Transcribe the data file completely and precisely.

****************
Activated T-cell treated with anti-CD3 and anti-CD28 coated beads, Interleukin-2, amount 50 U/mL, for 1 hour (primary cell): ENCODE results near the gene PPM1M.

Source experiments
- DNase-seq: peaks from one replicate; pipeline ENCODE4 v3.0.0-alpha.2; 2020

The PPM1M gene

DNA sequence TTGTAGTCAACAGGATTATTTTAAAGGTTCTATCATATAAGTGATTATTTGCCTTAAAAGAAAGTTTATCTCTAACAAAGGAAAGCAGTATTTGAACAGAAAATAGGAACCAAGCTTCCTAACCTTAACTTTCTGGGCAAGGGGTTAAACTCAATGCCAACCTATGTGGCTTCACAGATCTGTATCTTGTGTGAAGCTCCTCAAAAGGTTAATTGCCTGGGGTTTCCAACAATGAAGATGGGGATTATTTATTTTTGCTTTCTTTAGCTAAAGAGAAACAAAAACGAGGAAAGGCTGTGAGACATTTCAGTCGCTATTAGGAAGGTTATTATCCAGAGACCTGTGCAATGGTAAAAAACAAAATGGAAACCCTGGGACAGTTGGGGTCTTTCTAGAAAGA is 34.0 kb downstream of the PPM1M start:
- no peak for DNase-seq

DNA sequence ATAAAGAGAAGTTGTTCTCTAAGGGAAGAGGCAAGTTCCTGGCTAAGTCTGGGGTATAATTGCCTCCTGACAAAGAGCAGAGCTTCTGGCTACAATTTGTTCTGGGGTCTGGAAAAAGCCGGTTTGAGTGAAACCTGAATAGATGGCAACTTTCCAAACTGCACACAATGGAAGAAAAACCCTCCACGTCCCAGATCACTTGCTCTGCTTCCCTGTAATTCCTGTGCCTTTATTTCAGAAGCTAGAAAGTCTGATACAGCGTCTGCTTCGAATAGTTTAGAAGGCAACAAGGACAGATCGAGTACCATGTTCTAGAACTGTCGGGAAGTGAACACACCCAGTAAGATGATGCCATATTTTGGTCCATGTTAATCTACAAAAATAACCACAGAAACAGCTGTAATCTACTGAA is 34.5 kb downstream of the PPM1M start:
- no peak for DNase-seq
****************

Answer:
Activated T-cell treated with anti-CD3 and anti-CD28 coated beads, Interleukin-2, amount 50 U/mL, for 1 hour (primary cell): ENCODE results near the gene PPM1M.

Source experiments
- DNase-seq: peaks from one replicate; pipeline ENCODE4 v3.0.0-alpha.2; 2020

The PPM1M gene

DNA sequence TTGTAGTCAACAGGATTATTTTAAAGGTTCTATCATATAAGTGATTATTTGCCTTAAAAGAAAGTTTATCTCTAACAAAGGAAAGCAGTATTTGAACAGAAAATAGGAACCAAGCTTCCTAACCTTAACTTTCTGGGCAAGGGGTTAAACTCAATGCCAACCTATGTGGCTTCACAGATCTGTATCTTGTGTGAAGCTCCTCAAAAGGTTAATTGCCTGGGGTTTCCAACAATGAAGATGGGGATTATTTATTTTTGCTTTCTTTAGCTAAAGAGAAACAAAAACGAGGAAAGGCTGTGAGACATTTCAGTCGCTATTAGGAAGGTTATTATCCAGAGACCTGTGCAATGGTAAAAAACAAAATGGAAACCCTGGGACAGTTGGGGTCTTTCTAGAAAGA is 34.0 kb downstream of the PPM1M start:
- no peak for DNase-seq

DNA sequence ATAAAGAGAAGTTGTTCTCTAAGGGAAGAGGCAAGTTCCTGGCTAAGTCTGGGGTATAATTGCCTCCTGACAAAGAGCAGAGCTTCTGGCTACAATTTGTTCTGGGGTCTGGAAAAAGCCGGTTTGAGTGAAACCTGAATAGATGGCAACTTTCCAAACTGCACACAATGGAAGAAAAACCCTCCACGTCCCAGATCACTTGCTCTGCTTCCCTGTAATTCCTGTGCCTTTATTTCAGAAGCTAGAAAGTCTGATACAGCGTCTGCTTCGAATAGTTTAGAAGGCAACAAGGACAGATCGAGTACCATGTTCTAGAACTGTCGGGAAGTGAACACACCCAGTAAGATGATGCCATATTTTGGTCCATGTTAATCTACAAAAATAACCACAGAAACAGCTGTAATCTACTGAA is 34.5 kb downstream of the PPM1M start:
- no peak for DNase-seq